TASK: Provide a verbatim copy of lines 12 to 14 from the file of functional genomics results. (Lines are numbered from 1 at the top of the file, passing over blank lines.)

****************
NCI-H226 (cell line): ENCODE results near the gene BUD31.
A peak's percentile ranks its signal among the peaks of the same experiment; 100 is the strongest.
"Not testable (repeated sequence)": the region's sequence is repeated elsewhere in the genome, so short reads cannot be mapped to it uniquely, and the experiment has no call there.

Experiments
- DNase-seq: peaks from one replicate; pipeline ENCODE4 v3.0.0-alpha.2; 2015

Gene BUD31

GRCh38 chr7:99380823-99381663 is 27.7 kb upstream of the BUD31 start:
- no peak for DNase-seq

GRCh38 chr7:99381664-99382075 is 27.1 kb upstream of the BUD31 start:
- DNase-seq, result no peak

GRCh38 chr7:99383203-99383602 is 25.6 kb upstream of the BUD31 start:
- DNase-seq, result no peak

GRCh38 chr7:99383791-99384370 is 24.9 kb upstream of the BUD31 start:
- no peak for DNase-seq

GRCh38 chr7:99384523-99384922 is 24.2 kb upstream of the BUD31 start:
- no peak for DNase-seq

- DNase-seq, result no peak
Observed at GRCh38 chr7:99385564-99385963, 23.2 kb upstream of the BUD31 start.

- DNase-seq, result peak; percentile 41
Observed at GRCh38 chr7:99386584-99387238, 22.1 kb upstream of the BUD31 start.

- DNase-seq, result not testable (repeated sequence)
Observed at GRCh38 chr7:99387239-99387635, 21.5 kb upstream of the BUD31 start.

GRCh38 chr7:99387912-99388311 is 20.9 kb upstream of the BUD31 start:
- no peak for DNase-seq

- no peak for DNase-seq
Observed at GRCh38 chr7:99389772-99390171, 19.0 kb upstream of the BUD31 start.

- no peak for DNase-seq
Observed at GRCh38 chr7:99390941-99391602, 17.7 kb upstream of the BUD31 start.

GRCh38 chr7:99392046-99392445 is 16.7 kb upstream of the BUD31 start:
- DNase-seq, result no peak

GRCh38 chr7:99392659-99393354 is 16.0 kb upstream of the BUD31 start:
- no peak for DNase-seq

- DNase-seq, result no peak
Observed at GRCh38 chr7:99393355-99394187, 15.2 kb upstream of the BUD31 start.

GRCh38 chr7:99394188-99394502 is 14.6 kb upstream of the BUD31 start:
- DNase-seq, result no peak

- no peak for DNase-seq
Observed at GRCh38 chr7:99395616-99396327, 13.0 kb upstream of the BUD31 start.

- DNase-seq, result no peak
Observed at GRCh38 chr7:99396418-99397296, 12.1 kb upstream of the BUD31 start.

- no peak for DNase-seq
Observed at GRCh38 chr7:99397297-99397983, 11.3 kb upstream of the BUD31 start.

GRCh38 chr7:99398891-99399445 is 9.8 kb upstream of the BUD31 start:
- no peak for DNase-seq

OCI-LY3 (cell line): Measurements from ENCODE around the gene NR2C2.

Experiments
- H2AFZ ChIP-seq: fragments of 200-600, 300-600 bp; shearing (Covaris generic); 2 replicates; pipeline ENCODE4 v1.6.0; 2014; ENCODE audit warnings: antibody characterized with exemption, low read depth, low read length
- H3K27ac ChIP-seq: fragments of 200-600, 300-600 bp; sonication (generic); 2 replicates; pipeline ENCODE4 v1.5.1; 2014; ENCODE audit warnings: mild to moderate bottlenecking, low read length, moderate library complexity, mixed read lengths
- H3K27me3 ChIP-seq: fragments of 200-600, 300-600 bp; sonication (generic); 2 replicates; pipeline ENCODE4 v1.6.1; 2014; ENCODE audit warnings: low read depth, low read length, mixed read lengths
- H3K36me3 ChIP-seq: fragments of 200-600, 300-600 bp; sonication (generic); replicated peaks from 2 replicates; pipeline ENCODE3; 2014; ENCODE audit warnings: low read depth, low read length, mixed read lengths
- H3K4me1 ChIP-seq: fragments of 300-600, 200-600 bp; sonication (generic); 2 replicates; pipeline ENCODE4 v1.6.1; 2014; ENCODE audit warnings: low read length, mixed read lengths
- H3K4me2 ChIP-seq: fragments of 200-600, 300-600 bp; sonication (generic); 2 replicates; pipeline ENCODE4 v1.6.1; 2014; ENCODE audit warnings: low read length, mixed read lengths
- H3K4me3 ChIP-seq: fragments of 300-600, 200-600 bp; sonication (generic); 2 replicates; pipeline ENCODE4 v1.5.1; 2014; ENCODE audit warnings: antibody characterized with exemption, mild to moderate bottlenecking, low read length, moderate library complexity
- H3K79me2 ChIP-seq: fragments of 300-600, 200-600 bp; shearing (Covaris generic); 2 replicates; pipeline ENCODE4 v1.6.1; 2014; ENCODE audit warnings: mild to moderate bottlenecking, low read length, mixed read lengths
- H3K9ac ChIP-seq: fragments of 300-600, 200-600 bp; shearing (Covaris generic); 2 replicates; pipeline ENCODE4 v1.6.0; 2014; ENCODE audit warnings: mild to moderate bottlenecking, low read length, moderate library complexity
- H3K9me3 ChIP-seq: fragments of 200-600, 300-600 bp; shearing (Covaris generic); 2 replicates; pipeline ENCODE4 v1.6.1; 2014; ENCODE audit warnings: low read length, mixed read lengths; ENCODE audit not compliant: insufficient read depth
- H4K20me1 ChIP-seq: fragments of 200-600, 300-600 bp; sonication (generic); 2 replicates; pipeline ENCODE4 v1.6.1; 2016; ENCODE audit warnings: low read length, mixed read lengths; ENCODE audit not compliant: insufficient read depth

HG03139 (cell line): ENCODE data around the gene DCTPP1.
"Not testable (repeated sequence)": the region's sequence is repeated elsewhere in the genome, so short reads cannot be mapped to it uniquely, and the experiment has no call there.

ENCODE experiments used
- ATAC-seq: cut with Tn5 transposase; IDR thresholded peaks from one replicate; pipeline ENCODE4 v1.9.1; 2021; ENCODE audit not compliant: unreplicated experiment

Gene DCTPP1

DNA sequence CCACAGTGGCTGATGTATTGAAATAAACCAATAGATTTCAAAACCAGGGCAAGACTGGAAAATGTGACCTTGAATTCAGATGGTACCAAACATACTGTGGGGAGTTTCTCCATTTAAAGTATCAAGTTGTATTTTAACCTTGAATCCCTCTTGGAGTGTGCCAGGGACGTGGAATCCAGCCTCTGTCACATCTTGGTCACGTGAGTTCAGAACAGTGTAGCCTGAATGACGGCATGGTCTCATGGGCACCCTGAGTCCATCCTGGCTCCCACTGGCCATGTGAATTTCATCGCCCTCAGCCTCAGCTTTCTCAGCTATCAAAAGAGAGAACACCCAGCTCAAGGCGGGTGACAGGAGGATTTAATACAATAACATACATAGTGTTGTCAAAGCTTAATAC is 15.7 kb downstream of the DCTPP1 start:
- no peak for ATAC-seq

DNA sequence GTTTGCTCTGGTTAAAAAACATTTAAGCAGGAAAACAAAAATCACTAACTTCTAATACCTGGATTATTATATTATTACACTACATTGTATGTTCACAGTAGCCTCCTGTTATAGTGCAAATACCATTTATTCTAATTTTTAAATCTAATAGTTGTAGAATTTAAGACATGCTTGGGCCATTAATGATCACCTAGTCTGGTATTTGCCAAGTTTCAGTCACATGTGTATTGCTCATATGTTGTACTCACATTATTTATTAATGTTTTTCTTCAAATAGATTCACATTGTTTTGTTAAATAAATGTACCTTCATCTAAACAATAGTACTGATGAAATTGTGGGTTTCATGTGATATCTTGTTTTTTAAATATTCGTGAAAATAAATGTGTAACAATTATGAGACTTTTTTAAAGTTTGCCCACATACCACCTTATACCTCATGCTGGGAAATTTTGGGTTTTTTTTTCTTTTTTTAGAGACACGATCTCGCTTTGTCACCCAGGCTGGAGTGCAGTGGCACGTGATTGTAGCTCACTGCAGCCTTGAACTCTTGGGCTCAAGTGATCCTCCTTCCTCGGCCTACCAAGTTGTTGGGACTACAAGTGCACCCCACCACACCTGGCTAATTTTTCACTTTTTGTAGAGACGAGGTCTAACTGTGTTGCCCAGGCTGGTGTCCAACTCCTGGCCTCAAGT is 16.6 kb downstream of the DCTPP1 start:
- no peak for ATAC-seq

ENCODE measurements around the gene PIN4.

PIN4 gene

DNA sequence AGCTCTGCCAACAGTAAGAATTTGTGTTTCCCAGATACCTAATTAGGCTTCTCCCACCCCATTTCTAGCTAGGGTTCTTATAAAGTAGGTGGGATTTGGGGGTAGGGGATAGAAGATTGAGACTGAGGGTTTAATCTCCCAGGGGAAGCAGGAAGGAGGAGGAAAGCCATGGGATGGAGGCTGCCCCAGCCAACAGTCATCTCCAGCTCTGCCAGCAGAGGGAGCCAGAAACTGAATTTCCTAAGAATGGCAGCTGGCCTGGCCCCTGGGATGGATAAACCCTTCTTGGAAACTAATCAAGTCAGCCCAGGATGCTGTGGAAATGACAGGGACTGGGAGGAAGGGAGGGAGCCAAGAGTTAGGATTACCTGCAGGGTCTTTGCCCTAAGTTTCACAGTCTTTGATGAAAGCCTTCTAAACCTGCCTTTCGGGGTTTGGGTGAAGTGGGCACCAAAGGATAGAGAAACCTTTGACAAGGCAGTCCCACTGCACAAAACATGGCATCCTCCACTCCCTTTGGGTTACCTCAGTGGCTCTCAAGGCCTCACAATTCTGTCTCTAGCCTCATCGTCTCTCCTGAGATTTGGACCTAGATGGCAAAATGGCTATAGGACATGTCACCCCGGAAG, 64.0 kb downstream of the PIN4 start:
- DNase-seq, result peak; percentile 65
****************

- DNase-seq, result no peak

GRCh38 chr7:99383791-99384370 is 24.9 kb upstream of the BUD31 start:
- no peak for DNase-seq